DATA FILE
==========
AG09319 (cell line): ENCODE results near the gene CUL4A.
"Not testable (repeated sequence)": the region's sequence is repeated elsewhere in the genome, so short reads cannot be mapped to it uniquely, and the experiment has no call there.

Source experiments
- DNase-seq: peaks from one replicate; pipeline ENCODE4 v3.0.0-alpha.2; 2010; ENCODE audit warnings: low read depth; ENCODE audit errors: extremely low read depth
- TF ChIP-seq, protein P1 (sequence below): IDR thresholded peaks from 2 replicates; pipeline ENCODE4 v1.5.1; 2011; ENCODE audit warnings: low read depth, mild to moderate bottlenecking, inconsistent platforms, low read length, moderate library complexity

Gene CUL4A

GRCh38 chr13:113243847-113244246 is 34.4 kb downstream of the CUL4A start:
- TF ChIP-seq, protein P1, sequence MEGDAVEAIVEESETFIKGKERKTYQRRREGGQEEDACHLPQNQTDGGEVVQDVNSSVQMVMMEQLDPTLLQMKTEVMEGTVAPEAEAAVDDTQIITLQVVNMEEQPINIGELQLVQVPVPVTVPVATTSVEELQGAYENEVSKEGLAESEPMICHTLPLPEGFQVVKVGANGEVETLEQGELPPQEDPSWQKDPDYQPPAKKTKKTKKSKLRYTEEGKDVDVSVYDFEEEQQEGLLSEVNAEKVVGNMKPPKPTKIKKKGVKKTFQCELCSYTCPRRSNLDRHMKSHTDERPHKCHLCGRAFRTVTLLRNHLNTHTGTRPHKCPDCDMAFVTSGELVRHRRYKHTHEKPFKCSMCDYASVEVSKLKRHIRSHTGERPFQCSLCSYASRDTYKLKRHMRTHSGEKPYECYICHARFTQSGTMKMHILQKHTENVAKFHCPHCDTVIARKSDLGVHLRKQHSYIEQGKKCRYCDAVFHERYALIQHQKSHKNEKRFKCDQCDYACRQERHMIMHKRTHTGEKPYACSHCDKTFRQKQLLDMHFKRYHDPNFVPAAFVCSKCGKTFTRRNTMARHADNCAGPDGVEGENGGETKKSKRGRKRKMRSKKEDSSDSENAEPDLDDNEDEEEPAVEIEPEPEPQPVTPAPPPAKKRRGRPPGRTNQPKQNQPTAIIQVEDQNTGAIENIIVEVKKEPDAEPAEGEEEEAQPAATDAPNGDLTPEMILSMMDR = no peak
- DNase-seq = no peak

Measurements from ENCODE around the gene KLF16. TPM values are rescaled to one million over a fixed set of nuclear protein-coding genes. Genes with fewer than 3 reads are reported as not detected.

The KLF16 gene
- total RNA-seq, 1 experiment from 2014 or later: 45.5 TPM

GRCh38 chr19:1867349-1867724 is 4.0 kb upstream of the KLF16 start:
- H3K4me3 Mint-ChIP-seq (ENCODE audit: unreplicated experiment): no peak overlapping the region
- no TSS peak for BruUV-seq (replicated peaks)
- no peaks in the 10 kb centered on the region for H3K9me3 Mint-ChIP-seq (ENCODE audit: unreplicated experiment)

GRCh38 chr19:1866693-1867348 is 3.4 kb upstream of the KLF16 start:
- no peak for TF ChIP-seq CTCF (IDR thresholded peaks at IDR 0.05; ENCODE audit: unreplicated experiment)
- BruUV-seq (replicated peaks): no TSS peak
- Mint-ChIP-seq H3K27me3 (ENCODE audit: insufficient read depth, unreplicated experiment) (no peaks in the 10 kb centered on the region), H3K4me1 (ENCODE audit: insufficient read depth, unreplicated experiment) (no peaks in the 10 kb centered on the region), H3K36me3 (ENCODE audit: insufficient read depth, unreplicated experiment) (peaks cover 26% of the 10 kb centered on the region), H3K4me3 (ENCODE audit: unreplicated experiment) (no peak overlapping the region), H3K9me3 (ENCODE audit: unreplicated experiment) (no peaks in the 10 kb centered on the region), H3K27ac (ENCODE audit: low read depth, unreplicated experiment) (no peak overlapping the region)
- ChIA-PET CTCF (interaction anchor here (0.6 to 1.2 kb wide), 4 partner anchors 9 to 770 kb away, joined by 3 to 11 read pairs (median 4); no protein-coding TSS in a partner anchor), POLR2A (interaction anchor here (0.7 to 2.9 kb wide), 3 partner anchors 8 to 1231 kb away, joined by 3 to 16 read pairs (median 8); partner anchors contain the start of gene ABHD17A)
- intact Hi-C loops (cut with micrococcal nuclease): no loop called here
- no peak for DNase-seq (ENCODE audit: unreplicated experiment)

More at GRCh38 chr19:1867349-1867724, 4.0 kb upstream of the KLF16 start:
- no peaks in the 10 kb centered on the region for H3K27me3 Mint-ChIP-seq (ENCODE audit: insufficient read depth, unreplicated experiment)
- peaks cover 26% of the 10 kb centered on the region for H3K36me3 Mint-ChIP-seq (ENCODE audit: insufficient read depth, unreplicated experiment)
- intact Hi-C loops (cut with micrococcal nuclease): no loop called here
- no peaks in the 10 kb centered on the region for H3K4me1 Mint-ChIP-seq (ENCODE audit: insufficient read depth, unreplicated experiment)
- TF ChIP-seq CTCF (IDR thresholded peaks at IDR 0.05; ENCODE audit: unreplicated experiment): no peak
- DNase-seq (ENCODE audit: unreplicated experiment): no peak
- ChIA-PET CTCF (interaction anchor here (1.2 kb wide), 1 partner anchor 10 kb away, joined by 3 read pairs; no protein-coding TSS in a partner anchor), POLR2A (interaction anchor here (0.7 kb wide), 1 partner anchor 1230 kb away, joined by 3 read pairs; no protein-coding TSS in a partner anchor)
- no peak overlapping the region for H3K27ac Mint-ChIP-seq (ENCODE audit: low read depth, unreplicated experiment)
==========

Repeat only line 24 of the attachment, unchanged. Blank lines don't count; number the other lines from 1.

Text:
More at GRCh38 chr19:1867349-1867724, 4.0 kb upstream of the KLF16 start: